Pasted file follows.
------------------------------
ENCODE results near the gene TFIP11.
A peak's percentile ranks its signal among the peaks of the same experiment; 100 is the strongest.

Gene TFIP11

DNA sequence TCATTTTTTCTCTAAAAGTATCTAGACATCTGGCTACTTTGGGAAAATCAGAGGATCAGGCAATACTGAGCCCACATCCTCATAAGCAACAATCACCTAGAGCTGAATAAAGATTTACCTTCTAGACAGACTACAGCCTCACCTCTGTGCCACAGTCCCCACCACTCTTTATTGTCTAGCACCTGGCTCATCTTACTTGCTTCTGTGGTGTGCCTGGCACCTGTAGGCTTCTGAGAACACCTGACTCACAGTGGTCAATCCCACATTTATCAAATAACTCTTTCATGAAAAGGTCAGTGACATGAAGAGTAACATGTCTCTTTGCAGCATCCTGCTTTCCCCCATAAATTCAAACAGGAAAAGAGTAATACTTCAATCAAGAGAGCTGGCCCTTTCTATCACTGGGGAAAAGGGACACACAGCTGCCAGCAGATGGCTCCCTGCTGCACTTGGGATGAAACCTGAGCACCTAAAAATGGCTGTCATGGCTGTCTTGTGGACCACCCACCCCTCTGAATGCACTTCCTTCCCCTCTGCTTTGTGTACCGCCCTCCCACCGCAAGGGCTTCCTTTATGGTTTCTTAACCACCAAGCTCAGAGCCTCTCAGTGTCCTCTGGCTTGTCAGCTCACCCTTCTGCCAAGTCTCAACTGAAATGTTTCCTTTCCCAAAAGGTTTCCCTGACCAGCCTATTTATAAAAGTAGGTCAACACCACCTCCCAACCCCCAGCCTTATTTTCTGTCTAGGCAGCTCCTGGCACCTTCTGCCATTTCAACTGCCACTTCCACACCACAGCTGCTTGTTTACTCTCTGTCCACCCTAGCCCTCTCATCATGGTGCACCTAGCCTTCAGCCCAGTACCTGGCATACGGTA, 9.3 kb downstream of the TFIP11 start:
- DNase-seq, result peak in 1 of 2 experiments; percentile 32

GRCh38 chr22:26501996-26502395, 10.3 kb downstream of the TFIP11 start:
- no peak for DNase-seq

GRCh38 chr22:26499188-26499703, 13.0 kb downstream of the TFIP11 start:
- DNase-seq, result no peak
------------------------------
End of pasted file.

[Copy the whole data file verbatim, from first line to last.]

ENCODE results near the gene TFIP11.
A peak's percentile ranks its signal among the peaks of the same experiment; 100 is the strongest.

Gene TFIP11

DNA sequence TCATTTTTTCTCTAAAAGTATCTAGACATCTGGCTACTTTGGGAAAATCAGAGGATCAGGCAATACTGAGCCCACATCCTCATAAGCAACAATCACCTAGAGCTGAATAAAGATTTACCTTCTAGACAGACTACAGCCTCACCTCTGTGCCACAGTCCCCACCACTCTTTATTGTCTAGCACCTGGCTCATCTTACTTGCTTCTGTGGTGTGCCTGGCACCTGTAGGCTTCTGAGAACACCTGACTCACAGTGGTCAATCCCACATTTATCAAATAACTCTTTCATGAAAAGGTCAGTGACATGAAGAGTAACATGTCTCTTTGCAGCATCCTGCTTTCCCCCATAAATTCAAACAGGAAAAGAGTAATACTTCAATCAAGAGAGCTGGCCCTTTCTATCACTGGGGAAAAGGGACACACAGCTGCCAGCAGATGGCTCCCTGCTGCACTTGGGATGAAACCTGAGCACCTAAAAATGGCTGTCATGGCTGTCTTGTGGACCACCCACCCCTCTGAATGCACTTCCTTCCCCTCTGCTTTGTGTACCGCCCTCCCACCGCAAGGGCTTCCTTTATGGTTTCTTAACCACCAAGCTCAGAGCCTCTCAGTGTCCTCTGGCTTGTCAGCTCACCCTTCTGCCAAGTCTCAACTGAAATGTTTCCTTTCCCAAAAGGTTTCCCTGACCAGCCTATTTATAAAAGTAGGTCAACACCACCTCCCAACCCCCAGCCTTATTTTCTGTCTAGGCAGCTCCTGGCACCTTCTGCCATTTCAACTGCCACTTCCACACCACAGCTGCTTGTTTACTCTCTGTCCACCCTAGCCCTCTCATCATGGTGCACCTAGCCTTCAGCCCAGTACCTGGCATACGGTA, 9.3 kb downstream of the TFIP11 start:
- DNase-seq, result peak in 1 of 2 experiments; percentile 32

GRCh38 chr22:26501996-26502395, 10.3 kb downstream of the TFIP11 start:
- no peak for DNase-seq

GRCh38 chr22:26499188-26499703, 13.0 kb downstream of the TFIP11 start:
- DNase-seq, result no peak